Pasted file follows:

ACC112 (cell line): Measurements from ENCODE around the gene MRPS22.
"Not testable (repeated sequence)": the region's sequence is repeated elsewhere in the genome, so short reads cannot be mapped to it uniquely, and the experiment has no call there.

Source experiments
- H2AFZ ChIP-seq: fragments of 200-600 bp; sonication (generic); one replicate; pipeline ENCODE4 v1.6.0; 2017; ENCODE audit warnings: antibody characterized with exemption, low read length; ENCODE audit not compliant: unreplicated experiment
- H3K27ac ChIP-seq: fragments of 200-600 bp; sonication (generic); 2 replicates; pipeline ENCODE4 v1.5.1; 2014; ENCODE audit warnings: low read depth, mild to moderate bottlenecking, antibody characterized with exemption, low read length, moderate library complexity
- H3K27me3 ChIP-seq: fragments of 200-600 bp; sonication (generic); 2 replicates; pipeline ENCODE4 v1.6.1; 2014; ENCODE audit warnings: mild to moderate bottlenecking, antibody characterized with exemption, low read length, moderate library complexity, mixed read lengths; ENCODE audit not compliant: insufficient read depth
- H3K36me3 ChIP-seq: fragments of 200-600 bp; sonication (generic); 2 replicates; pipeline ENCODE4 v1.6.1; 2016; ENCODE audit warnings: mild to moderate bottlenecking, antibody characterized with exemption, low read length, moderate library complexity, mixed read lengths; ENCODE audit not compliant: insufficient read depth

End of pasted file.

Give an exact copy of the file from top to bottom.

ACC112 (cell line): Measurements from ENCODE around the gene MRPS22.
"Not testable (repeated sequence)": the region's sequence is repeated elsewhere in the genome, so short reads cannot be mapped to it uniquely, and the experiment has no call there.

Source experiments
- H2AFZ ChIP-seq: fragments of 200-600 bp; sonication (generic); one replicate; pipeline ENCODE4 v1.6.0; 2017; ENCODE audit warnings: antibody characterized with exemption, low read length; ENCODE audit not compliant: unreplicated experiment
- H3K27ac ChIP-seq: fragments of 200-600 bp; sonication (generic); 2 replicates; pipeline ENCODE4 v1.5.1; 2014; ENCODE audit warnings: low read depth, mild to moderate bottlenecking, antibody characterized with exemption, low read length, moderate library complexity
- H3K27me3 ChIP-seq: fragments of 200-600 bp; sonication (generic); 2 replicates; pipeline ENCODE4 v1.6.1; 2014; ENCODE audit warnings: mild to moderate bottlenecking, antibody characterized with exemption, low read length, moderate library complexity, mixed read lengths; ENCODE audit not compliant: insufficient read depth
- H3K36me3 ChIP-seq: fragments of 200-600 bp; sonication (generic); 2 replicates; pipeline ENCODE4 v1.6.1; 2016; ENCODE audit warnings: mild to moderate bottlenecking, antibody characterized with exemption, low read length, moderate library complexity, mixed read lengths; ENCODE audit not compliant: insufficient read depth